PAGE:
Education policy advocates were unanimous in their first quick reaction to the newly announced Capitol leadership team: The committee and subcommittee chair appointments in both the state Senate and House of Representatives seem thoughtful, balanced and unlikely to act in lockstep.
“You have some really smart and balanced leadership on all of the committees,” said Brian Sweeney, director of business excellence for Charter School Partners (CSP). “I think they’re thinking of actually governing for two years and of not over-reaching.”
Not only is the lineup of chairs announced Thursday and Friday balanced by geography and race, its members have differing perspectives on some of the thorniest issues likely to dominate the education agenda in the next biennium.
“They could have lined it up in a way so things would just sail through,” said Mary Cecconi, executive director of Parents United for Public Schools. “They were very thoughtful.”
Other education advocates are confident that the diversity means actual discourse will be required for any single faction to win over enough support to pass its agenda — and a governor whose likely actions vis-a-vis a DFL-controlled Legislature is anybody’s guess.
Gov. Mark Dayton’s top education priorities are wonky, long-term, structural changes that the last decade’s gridlocked legislatures haven’t so much as glanced at. He walked a very fine line concerning the last biennium’s most controversial education reform proposals, but may well look more kindly on more teacher-friendly versions drafted by his caucus-mates.
In both chambers, the lawmakers who have been the staunchest advocates of education reforms that rank-and-file DFLers have struggled with drew the least-powerful appointments. There are decent cases to be made, however, that they are not necessarily being punished for breaking ranks in recent sessions.
Before the appointments were announced, new Senate leaders decided to revert to a structure of committees used by their House counterparts and that has been used by past DFL-controlled legislatures. This bureaucratic maneuver gives some committees power over others.
In both chambers, subcommittees responsible for education policy will now report to education finance committees, which will have the authority to kill, revise or pass any bill with a fiscal note — in other words, anything with even the slightest financial implications — on to a general finance committee.
In the House, Rep. Gene Pelowski, DFL-Winona, will chair a single, unified Higher Education Finance and Policy Committee. Rep. Paul Marquart, DFL-Dilworth, will run the Education Finance Committee. Rep. Carlos Mariani, DFL-St. Paul, will head the education policy subcommittee and Rep. Joe Mullery, DFL-Minneapolis, will chair a newly created Early Childhood and Youth Development Committee.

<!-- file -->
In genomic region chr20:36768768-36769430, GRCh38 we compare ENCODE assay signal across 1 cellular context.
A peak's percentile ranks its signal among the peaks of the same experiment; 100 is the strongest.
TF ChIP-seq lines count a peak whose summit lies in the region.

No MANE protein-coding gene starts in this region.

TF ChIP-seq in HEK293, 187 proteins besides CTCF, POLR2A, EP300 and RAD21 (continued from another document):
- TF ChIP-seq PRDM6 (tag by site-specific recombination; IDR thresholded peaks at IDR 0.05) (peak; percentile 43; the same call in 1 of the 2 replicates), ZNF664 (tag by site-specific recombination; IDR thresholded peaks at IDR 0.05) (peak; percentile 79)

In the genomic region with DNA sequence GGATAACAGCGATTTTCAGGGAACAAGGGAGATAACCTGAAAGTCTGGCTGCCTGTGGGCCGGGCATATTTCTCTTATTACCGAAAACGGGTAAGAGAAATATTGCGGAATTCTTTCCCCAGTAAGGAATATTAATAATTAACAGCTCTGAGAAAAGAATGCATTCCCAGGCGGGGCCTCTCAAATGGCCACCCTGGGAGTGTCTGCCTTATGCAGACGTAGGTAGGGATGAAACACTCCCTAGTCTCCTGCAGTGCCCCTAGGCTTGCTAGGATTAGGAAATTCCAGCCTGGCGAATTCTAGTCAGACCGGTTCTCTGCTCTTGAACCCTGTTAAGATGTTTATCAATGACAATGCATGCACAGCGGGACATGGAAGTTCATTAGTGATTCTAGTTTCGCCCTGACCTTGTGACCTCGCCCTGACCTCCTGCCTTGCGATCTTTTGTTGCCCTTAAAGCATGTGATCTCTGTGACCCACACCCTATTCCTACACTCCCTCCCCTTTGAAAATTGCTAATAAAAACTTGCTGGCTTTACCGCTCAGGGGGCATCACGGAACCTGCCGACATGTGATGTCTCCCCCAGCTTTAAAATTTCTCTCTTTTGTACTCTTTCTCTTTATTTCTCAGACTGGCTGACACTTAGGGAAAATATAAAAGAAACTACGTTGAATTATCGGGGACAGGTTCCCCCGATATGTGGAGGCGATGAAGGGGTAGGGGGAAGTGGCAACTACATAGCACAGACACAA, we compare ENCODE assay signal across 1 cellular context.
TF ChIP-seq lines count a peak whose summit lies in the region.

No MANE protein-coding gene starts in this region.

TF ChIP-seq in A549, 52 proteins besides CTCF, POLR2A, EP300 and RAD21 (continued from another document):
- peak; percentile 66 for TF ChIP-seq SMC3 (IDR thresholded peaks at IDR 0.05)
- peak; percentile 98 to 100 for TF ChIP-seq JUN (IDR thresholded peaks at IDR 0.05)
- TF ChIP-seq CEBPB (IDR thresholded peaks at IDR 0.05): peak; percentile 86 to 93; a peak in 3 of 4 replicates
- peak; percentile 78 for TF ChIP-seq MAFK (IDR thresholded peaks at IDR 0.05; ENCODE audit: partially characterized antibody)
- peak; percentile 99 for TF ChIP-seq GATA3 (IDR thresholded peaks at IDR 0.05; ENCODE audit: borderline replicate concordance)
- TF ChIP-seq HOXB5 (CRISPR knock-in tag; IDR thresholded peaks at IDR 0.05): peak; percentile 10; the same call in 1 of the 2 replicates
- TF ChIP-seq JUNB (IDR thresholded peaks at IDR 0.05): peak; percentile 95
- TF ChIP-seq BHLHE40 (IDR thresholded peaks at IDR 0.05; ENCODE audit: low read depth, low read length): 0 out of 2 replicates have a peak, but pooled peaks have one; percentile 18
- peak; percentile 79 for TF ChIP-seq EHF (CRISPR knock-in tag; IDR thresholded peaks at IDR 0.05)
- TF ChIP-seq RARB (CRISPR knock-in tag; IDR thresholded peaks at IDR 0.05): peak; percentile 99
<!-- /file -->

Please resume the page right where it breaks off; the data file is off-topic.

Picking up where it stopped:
One of the most senior members of the caucus and a former chair of the K-12 Education Policy and Oversight Committee, Mariani might have been seen as the natural heir of the finance post held by former Rep. Mindy Greiling, DFL-Roseville, who is retiring.
Also the head of the Minnesota Minority Education Partnership, Mariani was one of a small number of DFLers who voted in 2011 in favor of changing teacher licensure laws to further open the state’s teacher corps to teachers trained in so-called alternative certification programs. The change was a priority with CSP, MinnCAN and a number of other education-reform groups but opposed by the statewide teachers union, Education Minnesota.
Mariani did not vote on 2012’s most controversial education matter, a bill that would have mandated the use of a number of measures beyond seniority during teacher layoffs. The House ultimately passed the bill — known colloquially as LIFO, for “last-in, first-out” — and Dayton vetoed it.
The fact that he was passed over for the more powerful finance post could reasonably be construed as retribution, except that he is widely respected as a policy wonk and new E-12 chair Marquart has an education finance background.
The two also offer rural-urban balance, Cecconi noted, adding that Mariani’s Senate counterpart, Patricia Torres Ray, DFL-Mpls, is also an urbanite and Hispanic. Torres Ray voted against both alternative certification and LIFO, but is also steeped in the issues facing impoverished schools.
“We are very pleased that Rep. Carlos Mariani and Sen. Patricia Torres Ray will be chairing committees,” said CSP’s Sweeney. “They deeply understand the challenges in closing the achievement gap and they are unafraid to reach across the aisle.”
Torres Ray’s committee will be subordinate to an overarching E-12 division overseen by Sen. Chuck Wiger, DFL-Maplewood, who has served quietly since 1996. During the last biennium, Wiger sat on the Education Committee, where he voted against alternative certification and licensure and LIFO.
Sen. Terri Bonoff’s appointment as chair of the Higher Ed and Workforce Development Division seems most likely to be motivated by past rank-breaking. The Minnetonka DFLer has enough seniority to merit a leadership post and spent the last biennium on the education committee.
Not only did Bonoff vote for alternative certification and LIFO, last session she broke ranks with her party and voted in favor of using the state reserve fund to accelerate the repayment of 2011’s budget-balancing school funding shift.